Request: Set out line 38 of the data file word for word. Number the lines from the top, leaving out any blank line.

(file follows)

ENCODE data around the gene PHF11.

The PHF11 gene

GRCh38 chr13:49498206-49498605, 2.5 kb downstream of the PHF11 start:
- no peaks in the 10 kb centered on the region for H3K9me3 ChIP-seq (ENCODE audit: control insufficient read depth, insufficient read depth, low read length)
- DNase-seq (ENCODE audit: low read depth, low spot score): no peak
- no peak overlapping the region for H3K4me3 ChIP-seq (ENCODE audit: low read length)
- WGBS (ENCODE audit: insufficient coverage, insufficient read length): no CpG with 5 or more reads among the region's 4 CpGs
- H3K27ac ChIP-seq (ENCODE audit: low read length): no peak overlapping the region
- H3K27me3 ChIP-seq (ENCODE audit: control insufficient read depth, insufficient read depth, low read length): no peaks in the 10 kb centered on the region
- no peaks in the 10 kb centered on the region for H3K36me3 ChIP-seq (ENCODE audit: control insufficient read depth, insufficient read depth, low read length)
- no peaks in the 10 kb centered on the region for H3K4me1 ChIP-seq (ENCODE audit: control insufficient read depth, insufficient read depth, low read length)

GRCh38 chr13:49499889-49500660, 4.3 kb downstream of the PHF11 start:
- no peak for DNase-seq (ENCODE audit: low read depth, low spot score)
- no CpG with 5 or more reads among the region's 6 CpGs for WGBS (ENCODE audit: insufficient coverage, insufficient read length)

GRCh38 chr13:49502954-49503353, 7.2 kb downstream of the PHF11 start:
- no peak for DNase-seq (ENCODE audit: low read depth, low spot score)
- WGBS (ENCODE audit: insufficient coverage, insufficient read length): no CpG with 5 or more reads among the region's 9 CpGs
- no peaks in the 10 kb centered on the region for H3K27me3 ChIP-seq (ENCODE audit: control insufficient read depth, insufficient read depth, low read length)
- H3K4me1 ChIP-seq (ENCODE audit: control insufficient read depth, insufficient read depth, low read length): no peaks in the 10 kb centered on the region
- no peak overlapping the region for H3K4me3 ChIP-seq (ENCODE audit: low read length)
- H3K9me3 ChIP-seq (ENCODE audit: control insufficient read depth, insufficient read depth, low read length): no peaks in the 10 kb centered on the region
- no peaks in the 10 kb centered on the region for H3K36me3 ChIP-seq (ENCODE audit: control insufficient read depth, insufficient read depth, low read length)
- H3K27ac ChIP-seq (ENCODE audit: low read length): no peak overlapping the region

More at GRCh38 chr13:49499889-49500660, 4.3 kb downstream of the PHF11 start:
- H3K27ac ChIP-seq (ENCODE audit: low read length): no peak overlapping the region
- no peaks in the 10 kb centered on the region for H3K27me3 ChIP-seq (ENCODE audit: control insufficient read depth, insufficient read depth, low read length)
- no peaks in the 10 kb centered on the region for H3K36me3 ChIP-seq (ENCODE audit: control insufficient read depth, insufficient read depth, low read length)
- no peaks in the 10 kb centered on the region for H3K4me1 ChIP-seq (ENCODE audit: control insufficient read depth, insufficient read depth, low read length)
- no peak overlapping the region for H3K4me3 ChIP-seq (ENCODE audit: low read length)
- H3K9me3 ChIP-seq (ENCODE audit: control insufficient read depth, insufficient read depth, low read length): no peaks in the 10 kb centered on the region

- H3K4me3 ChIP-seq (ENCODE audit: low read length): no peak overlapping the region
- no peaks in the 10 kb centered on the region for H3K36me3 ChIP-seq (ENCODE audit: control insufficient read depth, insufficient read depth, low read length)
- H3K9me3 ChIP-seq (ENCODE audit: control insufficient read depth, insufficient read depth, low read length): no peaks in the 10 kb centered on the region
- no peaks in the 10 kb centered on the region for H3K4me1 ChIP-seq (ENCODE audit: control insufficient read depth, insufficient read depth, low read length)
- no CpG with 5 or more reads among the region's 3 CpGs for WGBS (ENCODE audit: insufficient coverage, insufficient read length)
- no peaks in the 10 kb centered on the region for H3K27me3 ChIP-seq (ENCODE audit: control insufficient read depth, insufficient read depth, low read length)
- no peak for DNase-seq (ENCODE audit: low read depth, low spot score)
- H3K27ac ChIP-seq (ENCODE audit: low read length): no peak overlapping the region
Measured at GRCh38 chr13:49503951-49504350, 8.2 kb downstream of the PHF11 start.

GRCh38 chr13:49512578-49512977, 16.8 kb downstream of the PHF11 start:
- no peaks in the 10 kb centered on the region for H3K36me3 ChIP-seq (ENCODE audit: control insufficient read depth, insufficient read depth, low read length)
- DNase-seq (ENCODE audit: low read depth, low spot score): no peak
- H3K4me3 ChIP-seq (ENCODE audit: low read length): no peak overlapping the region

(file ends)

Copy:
- H3K27ac ChIP-seq (ENCODE audit: low read length): no peak overlapping the region